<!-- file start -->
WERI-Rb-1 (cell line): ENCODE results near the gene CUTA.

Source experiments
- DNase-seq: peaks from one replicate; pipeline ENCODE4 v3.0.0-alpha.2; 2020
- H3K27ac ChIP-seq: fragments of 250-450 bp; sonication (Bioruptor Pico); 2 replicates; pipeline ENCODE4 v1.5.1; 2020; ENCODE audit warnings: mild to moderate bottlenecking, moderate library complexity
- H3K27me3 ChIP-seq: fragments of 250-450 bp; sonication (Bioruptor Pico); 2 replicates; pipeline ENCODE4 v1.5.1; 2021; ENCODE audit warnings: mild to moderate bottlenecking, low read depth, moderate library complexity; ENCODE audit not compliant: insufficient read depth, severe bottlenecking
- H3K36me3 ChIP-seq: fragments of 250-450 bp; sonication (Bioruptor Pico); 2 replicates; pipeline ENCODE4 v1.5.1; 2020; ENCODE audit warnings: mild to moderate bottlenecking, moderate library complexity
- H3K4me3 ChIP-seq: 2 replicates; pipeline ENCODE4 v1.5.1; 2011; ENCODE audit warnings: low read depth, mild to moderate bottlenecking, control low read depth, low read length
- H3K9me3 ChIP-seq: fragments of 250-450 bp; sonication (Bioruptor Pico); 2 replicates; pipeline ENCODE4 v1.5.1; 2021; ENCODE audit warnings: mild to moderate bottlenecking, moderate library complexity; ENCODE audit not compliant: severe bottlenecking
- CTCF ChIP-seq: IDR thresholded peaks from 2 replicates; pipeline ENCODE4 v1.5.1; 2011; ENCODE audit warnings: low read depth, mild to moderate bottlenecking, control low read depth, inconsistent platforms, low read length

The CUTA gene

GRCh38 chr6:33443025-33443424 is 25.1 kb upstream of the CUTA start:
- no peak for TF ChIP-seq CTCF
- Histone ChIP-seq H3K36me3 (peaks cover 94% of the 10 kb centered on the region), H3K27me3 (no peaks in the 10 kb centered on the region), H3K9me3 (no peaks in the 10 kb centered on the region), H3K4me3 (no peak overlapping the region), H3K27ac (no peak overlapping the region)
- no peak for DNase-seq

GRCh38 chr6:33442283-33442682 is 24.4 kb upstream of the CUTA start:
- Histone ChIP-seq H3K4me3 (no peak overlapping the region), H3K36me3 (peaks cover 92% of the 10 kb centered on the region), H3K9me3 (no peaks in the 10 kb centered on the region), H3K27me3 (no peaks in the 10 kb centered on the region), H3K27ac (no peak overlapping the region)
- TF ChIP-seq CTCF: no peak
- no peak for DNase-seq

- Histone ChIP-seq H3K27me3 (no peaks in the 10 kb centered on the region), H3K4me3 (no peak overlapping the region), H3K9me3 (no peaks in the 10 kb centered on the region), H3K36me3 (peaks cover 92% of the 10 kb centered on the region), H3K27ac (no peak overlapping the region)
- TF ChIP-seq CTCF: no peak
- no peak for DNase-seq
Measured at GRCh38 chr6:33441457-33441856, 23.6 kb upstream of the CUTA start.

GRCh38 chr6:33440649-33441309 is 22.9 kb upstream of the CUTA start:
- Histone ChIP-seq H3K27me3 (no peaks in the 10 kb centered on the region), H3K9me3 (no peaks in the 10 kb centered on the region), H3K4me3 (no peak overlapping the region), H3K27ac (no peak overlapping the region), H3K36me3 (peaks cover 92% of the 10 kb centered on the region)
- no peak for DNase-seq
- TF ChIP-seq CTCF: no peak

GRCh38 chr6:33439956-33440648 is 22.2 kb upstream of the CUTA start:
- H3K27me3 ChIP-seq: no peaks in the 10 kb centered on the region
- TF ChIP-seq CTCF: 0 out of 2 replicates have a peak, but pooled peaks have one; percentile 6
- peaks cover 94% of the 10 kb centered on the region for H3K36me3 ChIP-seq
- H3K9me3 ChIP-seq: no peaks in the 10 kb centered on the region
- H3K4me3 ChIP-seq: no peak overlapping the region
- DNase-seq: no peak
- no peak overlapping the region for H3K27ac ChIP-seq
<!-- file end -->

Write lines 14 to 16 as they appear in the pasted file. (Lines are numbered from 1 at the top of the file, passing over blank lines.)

- no peak for DNase-seq

GRCh38 chr6:33442283-33442682 is 24.4 kb upstream of the CUTA start:
- Histone ChIP-seq H3K4me3 (no peak overlapping the region), H3K36me3 (peaks cover 92% of the 10 kb centered on the region), H3K9me3 (no peaks in the 10 kb centered on the region), H3K27me3 (no peaks in the 10 kb centered on the region), H3K27ac (no peak overlapping the region)